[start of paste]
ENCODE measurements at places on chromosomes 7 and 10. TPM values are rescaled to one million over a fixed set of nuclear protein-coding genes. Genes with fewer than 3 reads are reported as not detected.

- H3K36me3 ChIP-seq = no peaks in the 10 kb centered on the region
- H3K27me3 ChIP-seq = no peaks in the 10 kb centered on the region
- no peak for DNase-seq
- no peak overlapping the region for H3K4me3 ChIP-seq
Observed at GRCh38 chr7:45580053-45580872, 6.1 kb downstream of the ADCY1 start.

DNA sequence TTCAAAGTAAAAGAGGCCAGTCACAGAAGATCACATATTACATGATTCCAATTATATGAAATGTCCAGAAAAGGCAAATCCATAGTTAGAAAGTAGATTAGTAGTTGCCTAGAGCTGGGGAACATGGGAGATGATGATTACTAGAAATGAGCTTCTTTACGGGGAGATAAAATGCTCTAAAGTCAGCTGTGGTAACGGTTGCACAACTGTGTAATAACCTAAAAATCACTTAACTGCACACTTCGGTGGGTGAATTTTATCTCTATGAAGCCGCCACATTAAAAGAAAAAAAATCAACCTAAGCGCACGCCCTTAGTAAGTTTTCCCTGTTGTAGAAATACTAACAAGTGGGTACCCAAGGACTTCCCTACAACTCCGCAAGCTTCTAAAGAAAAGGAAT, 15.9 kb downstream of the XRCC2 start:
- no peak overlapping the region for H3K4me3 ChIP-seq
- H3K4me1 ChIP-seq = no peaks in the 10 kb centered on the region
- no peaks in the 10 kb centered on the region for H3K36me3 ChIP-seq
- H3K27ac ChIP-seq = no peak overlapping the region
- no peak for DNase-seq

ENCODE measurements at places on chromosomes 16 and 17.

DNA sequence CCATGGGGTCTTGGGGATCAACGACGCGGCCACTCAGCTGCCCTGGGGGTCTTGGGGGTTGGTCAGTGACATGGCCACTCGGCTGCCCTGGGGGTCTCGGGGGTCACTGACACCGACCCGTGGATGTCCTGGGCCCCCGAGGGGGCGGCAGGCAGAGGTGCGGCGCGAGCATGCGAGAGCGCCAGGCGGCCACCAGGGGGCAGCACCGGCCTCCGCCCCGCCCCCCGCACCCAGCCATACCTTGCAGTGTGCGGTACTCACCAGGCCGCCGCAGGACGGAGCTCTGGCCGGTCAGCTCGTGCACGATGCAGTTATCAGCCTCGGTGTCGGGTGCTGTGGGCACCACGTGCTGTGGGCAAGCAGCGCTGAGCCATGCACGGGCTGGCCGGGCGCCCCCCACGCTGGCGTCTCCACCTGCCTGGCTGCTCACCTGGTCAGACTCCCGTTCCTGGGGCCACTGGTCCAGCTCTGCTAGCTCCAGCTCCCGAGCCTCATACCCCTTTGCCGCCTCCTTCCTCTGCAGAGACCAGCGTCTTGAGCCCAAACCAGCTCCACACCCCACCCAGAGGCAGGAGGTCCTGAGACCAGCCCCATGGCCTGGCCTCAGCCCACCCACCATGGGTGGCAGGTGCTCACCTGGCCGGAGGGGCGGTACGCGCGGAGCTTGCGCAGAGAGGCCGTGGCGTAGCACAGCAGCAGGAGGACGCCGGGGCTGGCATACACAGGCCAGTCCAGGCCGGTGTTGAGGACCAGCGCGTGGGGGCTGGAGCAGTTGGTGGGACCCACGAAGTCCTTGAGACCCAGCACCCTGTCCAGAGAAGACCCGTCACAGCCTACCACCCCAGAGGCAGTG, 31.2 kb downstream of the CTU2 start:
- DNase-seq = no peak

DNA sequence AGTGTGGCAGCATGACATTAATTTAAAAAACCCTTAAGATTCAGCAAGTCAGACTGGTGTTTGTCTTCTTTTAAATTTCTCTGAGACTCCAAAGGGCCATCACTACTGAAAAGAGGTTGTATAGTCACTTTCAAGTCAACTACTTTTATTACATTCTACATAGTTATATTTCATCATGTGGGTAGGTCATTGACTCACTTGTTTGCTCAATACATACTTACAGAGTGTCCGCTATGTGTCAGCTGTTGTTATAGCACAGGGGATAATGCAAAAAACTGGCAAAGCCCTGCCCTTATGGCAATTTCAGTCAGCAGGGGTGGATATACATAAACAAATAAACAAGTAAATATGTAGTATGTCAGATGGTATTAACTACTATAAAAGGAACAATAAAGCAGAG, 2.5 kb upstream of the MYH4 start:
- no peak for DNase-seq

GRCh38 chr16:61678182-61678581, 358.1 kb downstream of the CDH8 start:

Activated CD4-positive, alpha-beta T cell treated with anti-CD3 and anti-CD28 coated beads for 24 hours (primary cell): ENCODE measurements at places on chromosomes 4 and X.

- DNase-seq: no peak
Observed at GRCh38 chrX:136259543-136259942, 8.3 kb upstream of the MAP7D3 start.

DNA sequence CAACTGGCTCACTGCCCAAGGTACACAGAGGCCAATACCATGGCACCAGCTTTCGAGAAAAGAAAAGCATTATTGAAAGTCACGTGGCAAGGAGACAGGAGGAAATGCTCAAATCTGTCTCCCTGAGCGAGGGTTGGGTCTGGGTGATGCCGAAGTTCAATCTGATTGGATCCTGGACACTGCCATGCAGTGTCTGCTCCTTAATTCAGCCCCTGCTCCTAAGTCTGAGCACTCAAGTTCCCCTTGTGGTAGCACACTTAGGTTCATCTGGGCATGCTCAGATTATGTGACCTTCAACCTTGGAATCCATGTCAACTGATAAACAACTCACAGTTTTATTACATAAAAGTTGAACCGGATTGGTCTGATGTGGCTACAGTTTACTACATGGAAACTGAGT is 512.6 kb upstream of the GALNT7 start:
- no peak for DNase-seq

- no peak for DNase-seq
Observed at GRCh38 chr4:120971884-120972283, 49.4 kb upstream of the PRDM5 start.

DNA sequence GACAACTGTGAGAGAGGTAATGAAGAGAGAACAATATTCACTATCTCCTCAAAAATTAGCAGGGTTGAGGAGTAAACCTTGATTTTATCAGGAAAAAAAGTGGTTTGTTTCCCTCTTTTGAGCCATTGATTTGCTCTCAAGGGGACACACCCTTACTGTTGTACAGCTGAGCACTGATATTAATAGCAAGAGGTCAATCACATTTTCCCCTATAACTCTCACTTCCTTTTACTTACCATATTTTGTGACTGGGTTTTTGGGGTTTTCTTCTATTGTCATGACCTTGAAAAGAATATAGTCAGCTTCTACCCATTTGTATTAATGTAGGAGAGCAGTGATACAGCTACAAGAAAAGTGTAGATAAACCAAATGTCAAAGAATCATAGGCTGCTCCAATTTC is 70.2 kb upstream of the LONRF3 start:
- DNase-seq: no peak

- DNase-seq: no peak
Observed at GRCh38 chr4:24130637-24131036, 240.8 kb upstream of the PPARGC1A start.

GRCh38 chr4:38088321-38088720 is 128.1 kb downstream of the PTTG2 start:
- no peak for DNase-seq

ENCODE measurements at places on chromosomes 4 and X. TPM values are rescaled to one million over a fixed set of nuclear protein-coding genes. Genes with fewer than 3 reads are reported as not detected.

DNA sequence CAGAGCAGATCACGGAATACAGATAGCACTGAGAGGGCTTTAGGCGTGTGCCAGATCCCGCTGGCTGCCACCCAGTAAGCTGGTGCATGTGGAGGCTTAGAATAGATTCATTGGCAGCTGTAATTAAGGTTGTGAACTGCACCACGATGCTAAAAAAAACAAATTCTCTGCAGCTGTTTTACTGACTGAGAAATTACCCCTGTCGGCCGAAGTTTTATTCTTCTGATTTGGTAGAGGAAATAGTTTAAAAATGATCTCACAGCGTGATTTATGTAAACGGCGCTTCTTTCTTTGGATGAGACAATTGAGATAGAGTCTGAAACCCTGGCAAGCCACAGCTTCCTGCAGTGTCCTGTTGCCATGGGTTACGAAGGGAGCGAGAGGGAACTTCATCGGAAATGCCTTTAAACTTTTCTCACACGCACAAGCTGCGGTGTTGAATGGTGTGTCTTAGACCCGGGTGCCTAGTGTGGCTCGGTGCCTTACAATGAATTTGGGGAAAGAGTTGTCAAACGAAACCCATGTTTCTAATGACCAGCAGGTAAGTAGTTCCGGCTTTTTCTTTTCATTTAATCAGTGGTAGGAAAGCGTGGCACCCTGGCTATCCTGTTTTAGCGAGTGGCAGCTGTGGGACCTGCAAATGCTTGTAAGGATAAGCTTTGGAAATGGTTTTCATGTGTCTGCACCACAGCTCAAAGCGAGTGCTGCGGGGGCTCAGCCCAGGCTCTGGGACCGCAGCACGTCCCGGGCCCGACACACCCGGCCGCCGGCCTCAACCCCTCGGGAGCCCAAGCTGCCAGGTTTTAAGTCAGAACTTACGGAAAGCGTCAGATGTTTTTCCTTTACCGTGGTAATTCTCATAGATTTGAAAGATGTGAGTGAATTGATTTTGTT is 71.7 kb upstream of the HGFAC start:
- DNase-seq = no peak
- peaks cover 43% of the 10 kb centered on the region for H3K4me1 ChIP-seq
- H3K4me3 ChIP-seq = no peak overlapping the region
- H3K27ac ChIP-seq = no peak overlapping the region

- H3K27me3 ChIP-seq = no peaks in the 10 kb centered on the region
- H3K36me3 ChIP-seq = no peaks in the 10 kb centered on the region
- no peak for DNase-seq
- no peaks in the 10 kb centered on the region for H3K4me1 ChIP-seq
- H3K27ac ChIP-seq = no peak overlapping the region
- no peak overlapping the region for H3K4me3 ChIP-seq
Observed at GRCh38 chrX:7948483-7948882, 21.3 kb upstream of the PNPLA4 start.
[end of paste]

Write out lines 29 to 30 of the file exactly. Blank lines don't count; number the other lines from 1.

Observed at GRCh38 chr4:24130637-24131036, 240.8 kb upstream of the PPARGC1A start.

GRCh38 chr4:38088321-38088720 is 128.1 kb downstream of the PTTG2 start: